About Anneke Nipius
Since childhood I have always loved creating and inventing stuff. I made my passion my profession by becoming an industrial designer. My work has always evolved around designing digital products based on user research. I strive to create experiences that make people better at what they do and make them happy. As the Concept Developer at Walter, a corporate startup for Wolters Kluwer, I create and validate the ideas and concepts for Walter. Currently, I’m in charge of developing Walter for corporate law. Connect with me on LinkedIn
Reading list & Sources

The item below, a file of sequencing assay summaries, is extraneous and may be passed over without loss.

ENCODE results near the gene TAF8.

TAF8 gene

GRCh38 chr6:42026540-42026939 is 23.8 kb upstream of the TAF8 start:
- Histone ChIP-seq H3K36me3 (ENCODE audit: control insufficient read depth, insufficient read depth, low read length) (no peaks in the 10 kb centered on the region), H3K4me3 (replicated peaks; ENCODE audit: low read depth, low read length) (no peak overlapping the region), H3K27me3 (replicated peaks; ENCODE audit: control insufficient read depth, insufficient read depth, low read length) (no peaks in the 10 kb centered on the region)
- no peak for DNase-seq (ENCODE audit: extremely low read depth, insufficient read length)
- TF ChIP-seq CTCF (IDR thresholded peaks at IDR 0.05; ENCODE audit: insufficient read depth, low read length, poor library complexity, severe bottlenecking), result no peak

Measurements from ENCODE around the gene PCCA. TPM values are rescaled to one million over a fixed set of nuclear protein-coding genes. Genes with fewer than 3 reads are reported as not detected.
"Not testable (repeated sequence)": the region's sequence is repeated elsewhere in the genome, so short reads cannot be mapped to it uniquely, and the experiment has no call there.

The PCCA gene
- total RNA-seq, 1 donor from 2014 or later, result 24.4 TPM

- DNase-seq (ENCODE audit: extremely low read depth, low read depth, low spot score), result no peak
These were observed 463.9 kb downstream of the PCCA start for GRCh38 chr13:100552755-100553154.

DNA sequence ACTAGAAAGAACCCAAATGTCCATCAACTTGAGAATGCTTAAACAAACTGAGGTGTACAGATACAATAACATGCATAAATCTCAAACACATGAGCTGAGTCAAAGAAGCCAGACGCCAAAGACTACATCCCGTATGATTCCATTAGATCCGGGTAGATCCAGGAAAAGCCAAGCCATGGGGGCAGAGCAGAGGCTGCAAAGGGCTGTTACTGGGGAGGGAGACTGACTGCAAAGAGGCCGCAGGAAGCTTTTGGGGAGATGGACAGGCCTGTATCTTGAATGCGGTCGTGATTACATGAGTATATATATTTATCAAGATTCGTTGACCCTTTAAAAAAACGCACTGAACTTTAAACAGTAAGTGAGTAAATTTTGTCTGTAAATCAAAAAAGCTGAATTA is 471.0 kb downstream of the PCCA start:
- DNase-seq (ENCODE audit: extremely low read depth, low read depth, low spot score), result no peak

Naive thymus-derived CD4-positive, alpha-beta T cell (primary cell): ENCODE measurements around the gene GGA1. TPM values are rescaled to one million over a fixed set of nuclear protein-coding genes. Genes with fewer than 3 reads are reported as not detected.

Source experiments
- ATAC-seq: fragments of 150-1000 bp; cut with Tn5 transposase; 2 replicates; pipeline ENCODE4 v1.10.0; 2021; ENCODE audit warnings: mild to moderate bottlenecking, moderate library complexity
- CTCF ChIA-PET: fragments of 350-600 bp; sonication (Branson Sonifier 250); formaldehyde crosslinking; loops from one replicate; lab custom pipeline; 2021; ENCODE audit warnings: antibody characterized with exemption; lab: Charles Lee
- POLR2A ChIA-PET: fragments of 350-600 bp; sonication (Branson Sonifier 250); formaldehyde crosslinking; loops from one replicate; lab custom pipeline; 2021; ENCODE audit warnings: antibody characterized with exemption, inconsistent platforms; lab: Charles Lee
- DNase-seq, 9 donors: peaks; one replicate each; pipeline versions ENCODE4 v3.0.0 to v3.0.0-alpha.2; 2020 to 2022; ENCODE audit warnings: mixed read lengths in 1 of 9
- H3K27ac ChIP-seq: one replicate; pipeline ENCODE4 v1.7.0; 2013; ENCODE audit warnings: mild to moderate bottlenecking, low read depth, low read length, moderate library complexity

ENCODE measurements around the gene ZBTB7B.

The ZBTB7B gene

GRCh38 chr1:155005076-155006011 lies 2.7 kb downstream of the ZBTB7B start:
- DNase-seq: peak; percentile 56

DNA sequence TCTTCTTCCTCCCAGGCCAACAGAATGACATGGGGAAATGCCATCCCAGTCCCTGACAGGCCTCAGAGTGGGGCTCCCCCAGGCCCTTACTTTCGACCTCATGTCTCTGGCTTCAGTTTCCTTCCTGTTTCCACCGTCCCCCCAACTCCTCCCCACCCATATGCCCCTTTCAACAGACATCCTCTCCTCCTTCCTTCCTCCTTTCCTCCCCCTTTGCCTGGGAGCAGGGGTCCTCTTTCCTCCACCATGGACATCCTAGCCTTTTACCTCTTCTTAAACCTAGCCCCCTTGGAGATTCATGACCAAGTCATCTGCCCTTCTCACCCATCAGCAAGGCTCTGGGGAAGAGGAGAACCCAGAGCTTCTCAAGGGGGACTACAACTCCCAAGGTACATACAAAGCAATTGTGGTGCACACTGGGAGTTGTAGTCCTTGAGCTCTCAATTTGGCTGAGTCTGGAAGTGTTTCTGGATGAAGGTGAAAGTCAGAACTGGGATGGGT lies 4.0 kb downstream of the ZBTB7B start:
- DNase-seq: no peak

- Contextual Design: Design for Life (Interactive Technologies). Karen Holzblatt and High Beyer, 2nd edition, 2016.
- Eager Sellers and Stony Buyers: Understanding the Psychology of New-Product Adoption. John T. Gourville, Harvard Business Review, 2006.
- Understanding the Value of Workarounds. Michael A. Morgan, 2016.
- Contextual Interviews and How to Handle Them.
- Affinity Diagrams – Learn How to Cluster and Bundle Ideas and Facts. Rikke Friis and Yu Siang Teo, 2020.
- “The Killing Fields” of innovation – How to kill ideas. Karen Ingerslev, The Innovation Journal, 2014